In the last few days, I've read that first scene over and over again, pulling out the little pieces and secrets that I was setting up for myself. It was like it had clues to what the other scenes the story needed were. At the end of the session, I checked my word count, and I had 20,000 words already in a document I didn't even really think of myself in the "drafting" stage for yet. It was kinda thrilling to think that the bits and pieces I've added over the last month come together to amount to a third of a draft. The project, and the story I'm telling, is making me remember why I love writing, why I'm happier when I'm writing, and why I have to write. Even if I don't know quite what I'm doing yet.
I know this was a super long post, but I thought that maybe some of you could relate. Writing process is ever evolving. You don't have to do every book the same way. You don't have to have special rituals, though it's great if you do. All you have to do is write and keep your eyes open both to the world around you and to yourself.

Links of Interest:
Let's Call It a Doomsday: Here
Tweet Cute Review: Here
Changing Tastes: Here
Into YA with Ronni Davis: Here

Comments

Popular posts from this blog

Halsey's I Would Leave Me If I Could Poetry Review

  I Would Leave Me If I Could  by Halsey  I've started this review a couple times and scrapped all of them. I've written hundreds of reviews before, and this is the first time I have absolutely no clue how to review a book. It's not just because it's poetry. And it's not because I don't have thoughts on every single poem. I've read the book twice and scrubbed a million notes around her words and highlighted every poem on my second read through. I have so many favorites, and my heart feels like it's going to burst after finishing each poem. Halsey exceeded every expectation I had set to the high bar of her music. I almost feel like this book is too good for my review to remotely do it justice, so I don't even know where to begin.  This book is extremely vulnerable. Halsey has never held back on telling the ugly truth in her lyrics, but the poetry takes it so much farther. She has space to tell the entire story, fewer constraints than what will fit in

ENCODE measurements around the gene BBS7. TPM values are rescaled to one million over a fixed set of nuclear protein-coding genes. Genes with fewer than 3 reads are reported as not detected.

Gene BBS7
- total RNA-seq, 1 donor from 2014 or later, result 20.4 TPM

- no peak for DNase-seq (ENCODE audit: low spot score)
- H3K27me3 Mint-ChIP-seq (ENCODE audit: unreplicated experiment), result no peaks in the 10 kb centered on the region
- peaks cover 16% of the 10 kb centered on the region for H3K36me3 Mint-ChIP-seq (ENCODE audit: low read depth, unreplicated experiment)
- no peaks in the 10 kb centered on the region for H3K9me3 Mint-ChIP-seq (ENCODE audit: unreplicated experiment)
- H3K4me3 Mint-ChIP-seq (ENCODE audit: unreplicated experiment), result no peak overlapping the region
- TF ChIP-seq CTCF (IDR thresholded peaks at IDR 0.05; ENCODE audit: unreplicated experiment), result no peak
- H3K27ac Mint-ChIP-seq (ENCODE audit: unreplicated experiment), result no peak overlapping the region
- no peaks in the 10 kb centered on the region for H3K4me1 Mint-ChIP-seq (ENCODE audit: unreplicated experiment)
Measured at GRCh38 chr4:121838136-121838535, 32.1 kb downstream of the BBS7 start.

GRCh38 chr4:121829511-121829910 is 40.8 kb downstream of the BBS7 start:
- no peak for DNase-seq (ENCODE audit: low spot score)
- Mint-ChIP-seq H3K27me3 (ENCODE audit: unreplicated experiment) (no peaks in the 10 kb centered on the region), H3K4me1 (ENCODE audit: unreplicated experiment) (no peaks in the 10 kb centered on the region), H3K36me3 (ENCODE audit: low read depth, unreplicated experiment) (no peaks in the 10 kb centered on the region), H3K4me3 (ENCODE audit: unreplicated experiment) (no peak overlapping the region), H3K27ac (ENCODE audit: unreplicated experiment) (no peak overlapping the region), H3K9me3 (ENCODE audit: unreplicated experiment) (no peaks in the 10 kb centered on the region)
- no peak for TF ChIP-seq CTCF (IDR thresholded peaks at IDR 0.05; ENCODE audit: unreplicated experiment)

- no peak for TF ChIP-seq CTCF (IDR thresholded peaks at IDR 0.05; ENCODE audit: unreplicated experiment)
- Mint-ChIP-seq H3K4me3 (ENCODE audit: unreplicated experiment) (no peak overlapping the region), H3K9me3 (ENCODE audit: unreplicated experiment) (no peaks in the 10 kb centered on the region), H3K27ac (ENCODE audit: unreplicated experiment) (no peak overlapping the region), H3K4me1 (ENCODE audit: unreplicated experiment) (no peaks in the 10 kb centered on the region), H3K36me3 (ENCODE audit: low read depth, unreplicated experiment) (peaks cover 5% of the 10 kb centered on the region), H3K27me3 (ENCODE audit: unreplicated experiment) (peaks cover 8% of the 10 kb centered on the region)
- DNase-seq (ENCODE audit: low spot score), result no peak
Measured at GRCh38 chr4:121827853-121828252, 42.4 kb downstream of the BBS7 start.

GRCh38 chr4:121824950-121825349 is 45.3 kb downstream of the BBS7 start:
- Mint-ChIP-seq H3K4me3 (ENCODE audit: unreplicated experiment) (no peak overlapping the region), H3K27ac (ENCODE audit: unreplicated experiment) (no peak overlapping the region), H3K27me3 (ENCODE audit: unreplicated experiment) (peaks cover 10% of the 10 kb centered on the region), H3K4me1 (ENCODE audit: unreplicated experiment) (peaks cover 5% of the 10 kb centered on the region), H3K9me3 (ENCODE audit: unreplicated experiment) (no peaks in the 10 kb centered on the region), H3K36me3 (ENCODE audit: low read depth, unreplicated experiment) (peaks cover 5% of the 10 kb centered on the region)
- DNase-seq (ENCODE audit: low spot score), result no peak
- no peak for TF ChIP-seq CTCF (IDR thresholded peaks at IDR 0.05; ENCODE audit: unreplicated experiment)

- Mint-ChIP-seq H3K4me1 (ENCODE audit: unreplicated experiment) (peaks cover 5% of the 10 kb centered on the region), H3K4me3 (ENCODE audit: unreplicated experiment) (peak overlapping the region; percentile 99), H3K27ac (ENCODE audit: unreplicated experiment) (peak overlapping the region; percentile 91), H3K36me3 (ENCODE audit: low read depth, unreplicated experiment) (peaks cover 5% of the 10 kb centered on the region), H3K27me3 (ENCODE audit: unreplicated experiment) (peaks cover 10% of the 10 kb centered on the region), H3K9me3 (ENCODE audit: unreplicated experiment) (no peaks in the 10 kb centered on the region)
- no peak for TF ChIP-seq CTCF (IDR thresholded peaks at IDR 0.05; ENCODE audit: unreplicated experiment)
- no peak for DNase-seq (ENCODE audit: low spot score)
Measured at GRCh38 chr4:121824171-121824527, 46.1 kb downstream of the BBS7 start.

Swimming Lessons By Lili Reinhart Poetry Review

  Swimming Lessons  by Lili Reinhart  Overall: 5 This is the first poetry book I've ever read in its entirety outside of Shel Silverstein, so I've checked off one of my reading goals for the year with this one. I've now read a graphic novel and a book of poetry. I've been anticipating Swimming Lessons  so long that I can't believe it's actually in my hands. I've been a fan of Lili since Riverdale, and I've continued to be a fan of hers even when the show got a bit too ridiculous for me to keep watching every week. I've been excited for the chance to get to see something completely created a controlled by Lili.  I'm not sure what I expected from Swimming Lessons . I think I had almost no idea what it would be like or the topics it would cover. After the first couple poems, I was completely hooked. In the intro, Lili prefaces the collection by noting that poetry has always given her solace in knowing other people felt the same specific emotions tha

Super Fake Love Song by David Yoon: YA Book Review

Super Fake Love Song  by David Yoon Overview: Sunny Dae is sick of his California neighborhood where everyone pretends to be something they're not to keep up with all the other rich families. He's happy in his own world, LARPing with his friends, even if he gets made fun of for it at school. That is until Cirrus comes into the picture. She's undeniably cool and he's undeniably a loser in everyone's eyes, so he finds a new personality. He borrows a life from the coolest person he used to know, his older brother Gray, who's on his way to becoming a rockstar. Of course, lies like that always fall apart, and the music industry is unforgiving. It's a long fall from the top. Overall: 3  Characters: 3 This is the weirdest book I've ever read, which I'll get into more later. One part of that is the book is basically only told in details. You'd think this would help with characterization, but so many characters are left completely flat. Sunny is unashamed